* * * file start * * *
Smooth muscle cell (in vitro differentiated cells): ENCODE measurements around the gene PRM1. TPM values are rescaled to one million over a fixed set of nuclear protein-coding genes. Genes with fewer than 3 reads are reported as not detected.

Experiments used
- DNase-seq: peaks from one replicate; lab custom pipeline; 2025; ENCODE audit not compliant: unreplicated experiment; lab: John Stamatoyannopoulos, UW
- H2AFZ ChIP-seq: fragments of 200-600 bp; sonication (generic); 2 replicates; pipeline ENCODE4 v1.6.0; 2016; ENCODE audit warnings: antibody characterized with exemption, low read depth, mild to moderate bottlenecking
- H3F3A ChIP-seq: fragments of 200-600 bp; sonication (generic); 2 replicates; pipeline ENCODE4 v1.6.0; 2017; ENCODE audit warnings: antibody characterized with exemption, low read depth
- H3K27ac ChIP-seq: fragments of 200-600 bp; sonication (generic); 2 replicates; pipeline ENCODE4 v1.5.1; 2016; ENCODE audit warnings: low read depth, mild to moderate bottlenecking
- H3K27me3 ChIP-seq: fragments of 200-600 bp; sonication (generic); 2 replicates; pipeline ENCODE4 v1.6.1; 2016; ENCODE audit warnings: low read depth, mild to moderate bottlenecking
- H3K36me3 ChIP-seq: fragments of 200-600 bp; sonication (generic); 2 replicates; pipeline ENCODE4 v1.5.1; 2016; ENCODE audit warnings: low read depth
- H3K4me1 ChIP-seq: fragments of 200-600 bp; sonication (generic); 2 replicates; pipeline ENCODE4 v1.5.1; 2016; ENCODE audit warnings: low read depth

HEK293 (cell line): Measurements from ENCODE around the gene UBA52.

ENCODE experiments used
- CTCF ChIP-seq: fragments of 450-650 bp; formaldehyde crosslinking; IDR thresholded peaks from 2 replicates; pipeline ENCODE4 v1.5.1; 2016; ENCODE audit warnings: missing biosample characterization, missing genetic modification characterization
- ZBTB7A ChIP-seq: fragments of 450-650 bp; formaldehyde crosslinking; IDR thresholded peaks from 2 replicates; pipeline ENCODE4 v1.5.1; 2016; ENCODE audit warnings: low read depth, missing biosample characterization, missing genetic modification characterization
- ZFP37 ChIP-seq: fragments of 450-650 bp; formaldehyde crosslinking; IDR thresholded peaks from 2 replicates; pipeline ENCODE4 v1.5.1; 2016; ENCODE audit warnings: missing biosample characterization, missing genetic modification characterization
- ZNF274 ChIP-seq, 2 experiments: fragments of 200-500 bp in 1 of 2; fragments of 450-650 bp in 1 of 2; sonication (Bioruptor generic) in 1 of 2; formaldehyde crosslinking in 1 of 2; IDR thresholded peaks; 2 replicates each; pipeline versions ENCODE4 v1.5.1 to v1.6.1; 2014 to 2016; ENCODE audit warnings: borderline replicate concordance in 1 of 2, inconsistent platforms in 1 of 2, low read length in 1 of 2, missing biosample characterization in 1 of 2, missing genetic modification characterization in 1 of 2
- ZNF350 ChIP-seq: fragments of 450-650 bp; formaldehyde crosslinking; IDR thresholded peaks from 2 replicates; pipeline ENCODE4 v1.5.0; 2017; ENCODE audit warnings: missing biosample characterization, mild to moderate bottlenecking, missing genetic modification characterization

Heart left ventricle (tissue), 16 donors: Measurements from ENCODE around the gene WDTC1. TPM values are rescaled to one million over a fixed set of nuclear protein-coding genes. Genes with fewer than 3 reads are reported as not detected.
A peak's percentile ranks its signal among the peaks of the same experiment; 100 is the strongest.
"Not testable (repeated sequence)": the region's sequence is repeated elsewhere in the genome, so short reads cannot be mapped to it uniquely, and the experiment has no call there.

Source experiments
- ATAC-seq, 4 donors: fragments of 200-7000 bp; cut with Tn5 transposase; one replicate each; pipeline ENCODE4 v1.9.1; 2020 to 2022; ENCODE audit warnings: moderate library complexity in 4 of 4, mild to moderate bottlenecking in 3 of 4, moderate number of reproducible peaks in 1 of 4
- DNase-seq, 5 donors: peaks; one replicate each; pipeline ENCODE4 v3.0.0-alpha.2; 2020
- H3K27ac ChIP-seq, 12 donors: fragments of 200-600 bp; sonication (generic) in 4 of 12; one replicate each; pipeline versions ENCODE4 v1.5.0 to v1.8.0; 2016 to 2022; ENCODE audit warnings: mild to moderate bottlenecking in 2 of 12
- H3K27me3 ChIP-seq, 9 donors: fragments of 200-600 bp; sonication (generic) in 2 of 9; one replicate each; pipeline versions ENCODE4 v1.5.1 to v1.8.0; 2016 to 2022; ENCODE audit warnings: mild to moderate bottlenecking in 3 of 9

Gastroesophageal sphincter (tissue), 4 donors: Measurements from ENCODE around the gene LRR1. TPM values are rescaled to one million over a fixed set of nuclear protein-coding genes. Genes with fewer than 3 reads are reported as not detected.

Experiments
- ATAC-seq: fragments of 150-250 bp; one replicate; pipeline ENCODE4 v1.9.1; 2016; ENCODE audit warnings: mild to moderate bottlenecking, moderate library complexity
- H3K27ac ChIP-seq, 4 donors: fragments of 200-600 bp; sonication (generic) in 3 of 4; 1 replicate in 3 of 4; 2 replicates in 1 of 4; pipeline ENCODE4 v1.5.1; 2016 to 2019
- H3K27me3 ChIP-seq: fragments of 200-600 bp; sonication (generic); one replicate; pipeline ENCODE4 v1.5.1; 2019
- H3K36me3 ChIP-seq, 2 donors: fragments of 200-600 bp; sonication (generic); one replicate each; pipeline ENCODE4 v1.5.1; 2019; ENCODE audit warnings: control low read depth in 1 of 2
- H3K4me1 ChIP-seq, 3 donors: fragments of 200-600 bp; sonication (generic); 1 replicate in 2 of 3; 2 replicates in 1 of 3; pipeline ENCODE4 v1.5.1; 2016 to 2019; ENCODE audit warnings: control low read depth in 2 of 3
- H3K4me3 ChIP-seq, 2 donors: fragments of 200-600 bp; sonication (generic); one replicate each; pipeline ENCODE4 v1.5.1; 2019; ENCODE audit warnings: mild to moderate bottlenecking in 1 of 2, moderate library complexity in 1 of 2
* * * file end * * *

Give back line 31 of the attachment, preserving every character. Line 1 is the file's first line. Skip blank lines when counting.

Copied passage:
- H3K4me1 ChIP-seq, 3 donors: fragments of 200-600 bp; sonication (generic); 1 replicate in 2 of 3; 2 replicates in 1 of 3; pipeline ENCODE4 v1.5.1; 2016 to 2019; ENCODE audit warnings: control low read depth in 2 of 3